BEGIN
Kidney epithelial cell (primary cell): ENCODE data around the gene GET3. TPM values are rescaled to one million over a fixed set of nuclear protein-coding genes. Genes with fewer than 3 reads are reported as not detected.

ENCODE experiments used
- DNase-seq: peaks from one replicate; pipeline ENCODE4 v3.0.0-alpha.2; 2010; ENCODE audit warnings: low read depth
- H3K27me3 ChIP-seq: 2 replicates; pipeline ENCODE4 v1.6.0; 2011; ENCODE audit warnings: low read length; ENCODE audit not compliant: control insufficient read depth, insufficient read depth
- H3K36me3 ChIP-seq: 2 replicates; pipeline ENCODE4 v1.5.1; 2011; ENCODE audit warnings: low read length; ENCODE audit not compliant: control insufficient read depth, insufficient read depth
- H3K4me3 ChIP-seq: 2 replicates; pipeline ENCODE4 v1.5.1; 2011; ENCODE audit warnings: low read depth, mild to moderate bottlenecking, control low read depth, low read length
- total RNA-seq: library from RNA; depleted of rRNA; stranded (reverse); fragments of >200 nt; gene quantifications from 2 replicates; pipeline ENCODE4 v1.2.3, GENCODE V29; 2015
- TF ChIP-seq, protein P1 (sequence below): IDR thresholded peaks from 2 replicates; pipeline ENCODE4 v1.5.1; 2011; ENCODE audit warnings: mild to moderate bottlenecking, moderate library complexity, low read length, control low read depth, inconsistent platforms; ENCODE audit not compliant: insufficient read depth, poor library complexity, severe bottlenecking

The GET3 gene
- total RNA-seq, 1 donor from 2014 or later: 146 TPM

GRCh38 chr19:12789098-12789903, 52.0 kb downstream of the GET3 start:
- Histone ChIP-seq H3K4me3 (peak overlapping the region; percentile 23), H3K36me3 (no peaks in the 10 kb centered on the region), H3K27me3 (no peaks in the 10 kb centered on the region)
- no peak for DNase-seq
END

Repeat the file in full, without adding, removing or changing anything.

Kidney epithelial cell (primary cell): ENCODE data around the gene GET3. TPM values are rescaled to one million over a fixed set of nuclear protein-coding genes. Genes with fewer than 3 reads are reported as not detected.

ENCODE experiments used
- DNase-seq: peaks from one replicate; pipeline ENCODE4 v3.0.0-alpha.2; 2010; ENCODE audit warnings: low read depth
- H3K27me3 ChIP-seq: 2 replicates; pipeline ENCODE4 v1.6.0; 2011; ENCODE audit warnings: low read length; ENCODE audit not compliant: control insufficient read depth, insufficient read depth
- H3K36me3 ChIP-seq: 2 replicates; pipeline ENCODE4 v1.5.1; 2011; ENCODE audit warnings: low read length; ENCODE audit not compliant: control insufficient read depth, insufficient read depth
- H3K4me3 ChIP-seq: 2 replicates; pipeline ENCODE4 v1.5.1; 2011; ENCODE audit warnings: low read depth, mild to moderate bottlenecking, control low read depth, low read length
- total RNA-seq: library from RNA; depleted of rRNA; stranded (reverse); fragments of >200 nt; gene quantifications from 2 replicates; pipeline ENCODE4 v1.2.3, GENCODE V29; 2015
- TF ChIP-seq, protein P1 (sequence below): IDR thresholded peaks from 2 replicates; pipeline ENCODE4 v1.5.1; 2011; ENCODE audit warnings: mild to moderate bottlenecking, moderate library complexity, low read length, control low read depth, inconsistent platforms; ENCODE audit not compliant: insufficient read depth, poor library complexity, severe bottlenecking

The GET3 gene
- total RNA-seq, 1 donor from 2014 or later: 146 TPM

GRCh38 chr19:12789098-12789903, 52.0 kb downstream of the GET3 start:
- Histone ChIP-seq H3K4me3 (peak overlapping the region; percentile 23), H3K36me3 (no peaks in the 10 kb centered on the region), H3K27me3 (no peaks in the 10 kb centered on the region)
- no peak for DNase-seq